LG just announced its flagship entry for 2016, and if there’s anything to be said about the G5, it’s that LG means business — or should we say, smartphone business. Think about it: When was the last time we saw a top-tier LG phone debut alongside that of its South Korean rival? The answer, in case you were wondering, is never. That alone should establish how important — and how big of a gamble — the G5 is for the Seoul-based company’s flailing phone business in the long term. And make no mistake: LG didn’t hold back punches in creating this Android heavyweight.
Everything about the G5 — from its redesigned metal unibody to its semi-modular design, to its high-tech innards and double-shot of cameras on the back — points to LG finding itself in sixth place in the global smartphone race, behind Lenovo (fourth) and Xiaomi (fifth), and throwing everything plus the kitchen sink in the competition’s direction. If anything, the G5 is a desperate attempt at relevance in a world market teeming with cheap but feature-rich handsets from the Far East. That is, amid LG’s improved shipment numbers of 59.7 million in 2015 (versus 59.1 million in 2014).
We don’t expect the G5 to be cheap — pricing remains up in the air at the moment — but there’s a laundry list of reasons to be excited about the device.
Augmenting the LG G5’s capabilities through attachments
Perhaps the most exciting bit of the announcement relates to the G5’s modular-type design. The phone has a slide-out battery tray that doubles as an attachment point to a high-fidelity audio player for improved music playback or a camera grip, with physical controls for power, shutter release, and zoom. Besides allowing for easier use of the rear cameras (more on those in a bit), the grip provides a modest battery boost, courtesy of a 1,200mAh cell.
There’s more: a VR goggle that can be attached to the G5 using a dedicated cable; a compact 360-degree camera that records up to 2K video quality; and a companion drone (aptly named the LG Rolling Bot) that “rolls like a ball while capturing images and videos with its embedded 8-megapixel camera.” Think a BB-8 toy with promising applications for home monitoring. Sure, you’ll have to pony up more cash for those accessories, but it’s good to see LG thinking of ways to expand the capabilities of the G5, should you end up with one.
A display that stays on at all times
Previously, there was a rumor that the G5 will sport an always-on secondary display similar to the one found on the LG V10 for showing notifications and providing quick access to apps and contacts. It turns out there’s only one panel fronting the device, though LG has ingeniously found a way to leave the 5.3-inch Quad HD display on to show the time and date, even in sleep mode, and without using too much power.
We’re told the display only requires 0.8 percent of battery life per hour to keep part of the screen on. If you do the math, however, you’ll find that translates to losing out on up to 19 percent of smartphone usage over the course of a full day, which is a big ask for heavy users. Then again, the alternative, which involves powering the entire display to check the time and date, may just be as ill-advised.
Two rear cameras for a better shooting experience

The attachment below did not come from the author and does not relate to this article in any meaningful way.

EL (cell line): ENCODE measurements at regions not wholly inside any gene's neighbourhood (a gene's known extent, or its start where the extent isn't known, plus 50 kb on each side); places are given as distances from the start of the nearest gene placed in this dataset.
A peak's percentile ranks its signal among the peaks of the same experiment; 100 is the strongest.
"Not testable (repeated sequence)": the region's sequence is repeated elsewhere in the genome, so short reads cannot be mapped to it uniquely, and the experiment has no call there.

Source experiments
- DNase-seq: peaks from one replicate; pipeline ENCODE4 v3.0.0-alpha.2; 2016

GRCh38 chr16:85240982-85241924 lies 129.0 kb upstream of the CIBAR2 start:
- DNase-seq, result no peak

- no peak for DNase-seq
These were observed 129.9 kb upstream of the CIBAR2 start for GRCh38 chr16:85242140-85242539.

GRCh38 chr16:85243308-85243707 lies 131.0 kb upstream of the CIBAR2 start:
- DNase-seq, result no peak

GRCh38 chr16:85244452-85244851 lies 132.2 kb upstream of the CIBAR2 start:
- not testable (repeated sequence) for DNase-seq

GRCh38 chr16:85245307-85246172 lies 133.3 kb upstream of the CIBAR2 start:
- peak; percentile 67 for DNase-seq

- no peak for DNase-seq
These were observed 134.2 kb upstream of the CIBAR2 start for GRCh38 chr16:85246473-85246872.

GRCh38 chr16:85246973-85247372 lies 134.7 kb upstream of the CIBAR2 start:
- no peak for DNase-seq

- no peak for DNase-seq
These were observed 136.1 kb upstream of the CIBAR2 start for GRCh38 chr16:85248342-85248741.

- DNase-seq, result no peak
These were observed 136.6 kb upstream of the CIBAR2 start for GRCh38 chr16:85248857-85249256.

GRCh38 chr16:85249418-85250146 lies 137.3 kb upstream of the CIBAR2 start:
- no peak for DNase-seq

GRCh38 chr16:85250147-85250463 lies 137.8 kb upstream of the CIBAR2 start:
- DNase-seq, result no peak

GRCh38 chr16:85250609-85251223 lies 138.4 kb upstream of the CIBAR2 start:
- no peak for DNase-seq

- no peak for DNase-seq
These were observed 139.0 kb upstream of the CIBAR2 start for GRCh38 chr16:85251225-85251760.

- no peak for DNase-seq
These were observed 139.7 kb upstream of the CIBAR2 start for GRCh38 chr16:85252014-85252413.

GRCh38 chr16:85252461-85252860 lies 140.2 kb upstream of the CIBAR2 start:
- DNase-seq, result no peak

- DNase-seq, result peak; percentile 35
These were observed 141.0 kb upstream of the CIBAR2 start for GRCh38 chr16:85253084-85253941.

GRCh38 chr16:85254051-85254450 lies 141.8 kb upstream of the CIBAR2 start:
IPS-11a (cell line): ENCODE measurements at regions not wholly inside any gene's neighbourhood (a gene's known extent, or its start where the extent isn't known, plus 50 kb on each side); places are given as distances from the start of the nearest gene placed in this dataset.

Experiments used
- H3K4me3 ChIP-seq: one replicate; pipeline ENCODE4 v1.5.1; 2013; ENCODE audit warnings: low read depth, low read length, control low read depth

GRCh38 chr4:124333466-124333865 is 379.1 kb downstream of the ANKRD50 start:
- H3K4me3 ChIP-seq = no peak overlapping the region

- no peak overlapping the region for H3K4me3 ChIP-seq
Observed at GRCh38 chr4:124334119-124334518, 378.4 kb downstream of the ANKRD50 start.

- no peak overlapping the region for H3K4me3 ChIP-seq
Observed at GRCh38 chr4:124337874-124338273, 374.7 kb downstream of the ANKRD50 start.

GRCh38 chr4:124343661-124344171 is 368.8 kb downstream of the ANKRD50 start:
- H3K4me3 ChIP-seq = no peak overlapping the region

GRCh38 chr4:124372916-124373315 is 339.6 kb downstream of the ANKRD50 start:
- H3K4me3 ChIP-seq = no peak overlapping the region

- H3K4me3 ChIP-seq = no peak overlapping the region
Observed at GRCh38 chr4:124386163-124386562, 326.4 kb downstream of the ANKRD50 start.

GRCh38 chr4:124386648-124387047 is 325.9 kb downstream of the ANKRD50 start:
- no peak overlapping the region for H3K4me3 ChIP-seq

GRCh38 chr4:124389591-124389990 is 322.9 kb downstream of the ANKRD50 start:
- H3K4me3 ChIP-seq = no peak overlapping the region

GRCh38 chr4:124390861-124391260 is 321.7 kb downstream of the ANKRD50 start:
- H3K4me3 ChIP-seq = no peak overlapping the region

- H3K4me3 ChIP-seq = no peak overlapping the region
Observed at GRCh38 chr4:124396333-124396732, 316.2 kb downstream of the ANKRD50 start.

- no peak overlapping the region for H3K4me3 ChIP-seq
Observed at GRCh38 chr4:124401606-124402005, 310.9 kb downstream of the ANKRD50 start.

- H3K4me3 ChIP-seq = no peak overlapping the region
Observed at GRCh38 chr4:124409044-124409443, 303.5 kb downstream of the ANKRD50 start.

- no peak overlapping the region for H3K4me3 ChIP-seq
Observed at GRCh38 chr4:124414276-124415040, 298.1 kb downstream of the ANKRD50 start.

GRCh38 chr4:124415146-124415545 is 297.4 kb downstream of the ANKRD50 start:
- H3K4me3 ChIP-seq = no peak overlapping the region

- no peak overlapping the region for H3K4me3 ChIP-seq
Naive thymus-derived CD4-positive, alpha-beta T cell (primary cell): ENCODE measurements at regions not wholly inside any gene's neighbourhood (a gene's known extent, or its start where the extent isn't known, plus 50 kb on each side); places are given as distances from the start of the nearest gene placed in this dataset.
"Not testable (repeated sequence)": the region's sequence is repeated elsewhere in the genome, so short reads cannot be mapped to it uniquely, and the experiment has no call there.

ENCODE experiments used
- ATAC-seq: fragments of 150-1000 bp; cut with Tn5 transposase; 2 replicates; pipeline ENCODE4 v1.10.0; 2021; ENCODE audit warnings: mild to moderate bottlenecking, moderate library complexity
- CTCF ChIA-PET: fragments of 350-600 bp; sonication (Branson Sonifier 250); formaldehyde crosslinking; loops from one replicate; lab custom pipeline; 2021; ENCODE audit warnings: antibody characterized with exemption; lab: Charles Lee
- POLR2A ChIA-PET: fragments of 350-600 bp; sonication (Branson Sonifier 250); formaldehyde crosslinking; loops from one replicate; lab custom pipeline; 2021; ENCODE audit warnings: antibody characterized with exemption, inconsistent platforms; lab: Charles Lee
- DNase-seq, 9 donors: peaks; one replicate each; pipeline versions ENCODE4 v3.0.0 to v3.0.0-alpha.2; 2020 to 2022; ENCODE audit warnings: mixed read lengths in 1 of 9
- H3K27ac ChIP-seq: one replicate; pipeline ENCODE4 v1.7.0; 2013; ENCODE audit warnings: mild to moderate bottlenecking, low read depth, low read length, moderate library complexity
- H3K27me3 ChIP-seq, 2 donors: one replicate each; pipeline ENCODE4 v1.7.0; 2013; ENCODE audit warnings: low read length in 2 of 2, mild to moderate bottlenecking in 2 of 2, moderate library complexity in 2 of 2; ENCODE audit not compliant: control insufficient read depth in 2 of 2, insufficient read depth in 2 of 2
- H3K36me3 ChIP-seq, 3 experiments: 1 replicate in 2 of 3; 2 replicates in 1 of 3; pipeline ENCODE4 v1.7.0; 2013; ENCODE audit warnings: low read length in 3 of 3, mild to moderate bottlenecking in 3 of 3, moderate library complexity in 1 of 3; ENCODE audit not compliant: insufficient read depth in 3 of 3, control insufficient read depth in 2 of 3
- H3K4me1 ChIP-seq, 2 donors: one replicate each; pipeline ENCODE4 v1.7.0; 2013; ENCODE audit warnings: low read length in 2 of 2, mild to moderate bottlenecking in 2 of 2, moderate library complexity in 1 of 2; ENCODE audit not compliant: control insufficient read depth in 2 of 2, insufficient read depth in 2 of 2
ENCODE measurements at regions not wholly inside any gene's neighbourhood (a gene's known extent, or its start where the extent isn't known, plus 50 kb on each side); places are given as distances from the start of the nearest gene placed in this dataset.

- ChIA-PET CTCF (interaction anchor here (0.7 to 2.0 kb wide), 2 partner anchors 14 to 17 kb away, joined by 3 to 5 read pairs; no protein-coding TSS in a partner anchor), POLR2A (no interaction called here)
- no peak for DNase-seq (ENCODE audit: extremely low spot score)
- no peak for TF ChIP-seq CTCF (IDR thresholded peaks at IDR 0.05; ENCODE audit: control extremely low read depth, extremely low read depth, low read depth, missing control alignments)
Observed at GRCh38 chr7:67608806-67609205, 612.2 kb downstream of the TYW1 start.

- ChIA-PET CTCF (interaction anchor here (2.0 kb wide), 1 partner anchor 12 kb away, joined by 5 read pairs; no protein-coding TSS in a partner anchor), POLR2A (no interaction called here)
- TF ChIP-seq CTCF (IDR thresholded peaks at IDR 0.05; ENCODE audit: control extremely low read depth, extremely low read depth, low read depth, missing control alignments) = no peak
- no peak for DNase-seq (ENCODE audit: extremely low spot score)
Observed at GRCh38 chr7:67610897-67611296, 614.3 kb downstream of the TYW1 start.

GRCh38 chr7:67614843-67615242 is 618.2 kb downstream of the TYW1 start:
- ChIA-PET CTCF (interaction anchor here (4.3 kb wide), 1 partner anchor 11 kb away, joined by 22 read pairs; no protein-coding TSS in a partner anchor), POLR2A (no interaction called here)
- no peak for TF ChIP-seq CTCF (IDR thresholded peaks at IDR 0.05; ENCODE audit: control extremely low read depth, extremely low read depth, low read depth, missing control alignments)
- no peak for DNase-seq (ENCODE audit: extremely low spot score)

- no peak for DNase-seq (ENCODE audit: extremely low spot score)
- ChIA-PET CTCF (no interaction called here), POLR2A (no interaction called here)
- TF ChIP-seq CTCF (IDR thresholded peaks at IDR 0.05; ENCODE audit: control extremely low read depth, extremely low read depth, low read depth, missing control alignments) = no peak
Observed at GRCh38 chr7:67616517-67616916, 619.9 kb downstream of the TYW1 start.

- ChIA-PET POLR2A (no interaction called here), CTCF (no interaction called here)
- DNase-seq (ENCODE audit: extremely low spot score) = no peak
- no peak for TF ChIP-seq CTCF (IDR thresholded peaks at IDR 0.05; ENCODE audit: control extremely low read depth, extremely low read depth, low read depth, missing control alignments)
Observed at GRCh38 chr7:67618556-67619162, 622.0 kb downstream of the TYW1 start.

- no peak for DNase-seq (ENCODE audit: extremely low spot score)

As earlier leaks revealed, LG has fitted the G5 with not one, but two rear-facing cameras — one with a viewing angle that’s 1.7 times wider than those of existing smartphone cameras. The wider viewing angle should make it easier to keep an entire subject in the frame without moving too far away. The other camera module is a standard, 16-megapixel shooter that, at the very least, should prove to be equally competent as the one around the back of last year’s G4. The front-facer retains the same megapixel count as the G4’s: It uses an 8-megapixel sensor, which is par for the course for a 2016 model.
An Android powerhouse, as expected
Underneath its curvy, metal-clad exterior, the G5 is powered by a Qualcomm Snapdragon 820 system-on-a-chip, which LG says is up to 40 percent faster than the Snapdragon 810 at graphics work and up to 40 percent more power efficient. Qualcomm’s latest and most powerful chipset to date is also said to deliver the best possible VR experience on a mobile device. As for the other important stuff, there’s 4GB of RAM and 32GB of expandable storage, as well as the manufacturer’s own take on Android 6.0 Marshmallow.
* Adreno 530 GPU
* 4GB RAM
* 32GB internal storage
* microSD card slot (up to 2TB)
* 5.3-inch IPS display (1,440 x 2,560 resolution)
* 16-megapixel standard rear camera, 8-megapixel, wide-angle rear camera
* 8-megapixel front camera
* 2,800mAh removable battery
* Android 6.0 Marshmallow
LG G5 Hands-On
LG puts the fun back in function with the announcement of its latest flagship smartphone at Mobile World Congress, the LG G5. It has everything a 2016 flagship is expected to have: Qualcomm Snapdragon 820 processor, 4GB of RAM, Quick Charge 3.0 that promises 83% of battery after 30 minutes of charging, a fingerprint scanner, quad HD display, USB Type C, Android Marshmallow, and great cameras.
Sony Xperia X Hands-On
In a surprise announcement at Mobile World Congress in Barcelona, Sony said goodbye to its top of the line Xperia Z smartphone, unveiling in its place a trio of new smartphones collectively referred to as Xperia X.
Specs-wise the new Xperia X line isn’t going to be the most high end smartphone release of 2016 but Sony’s left just enough for the phones to be desirable. (more…)
Sony Xperia’s Reality
It’s been a full month since the biggest tech coverage of my life to date. Having finished Legal Management in college, and then eventually making a career in Creatives, never did I think I’d be in Spain, as a journalist, covering one of the world’s biggest tech events.
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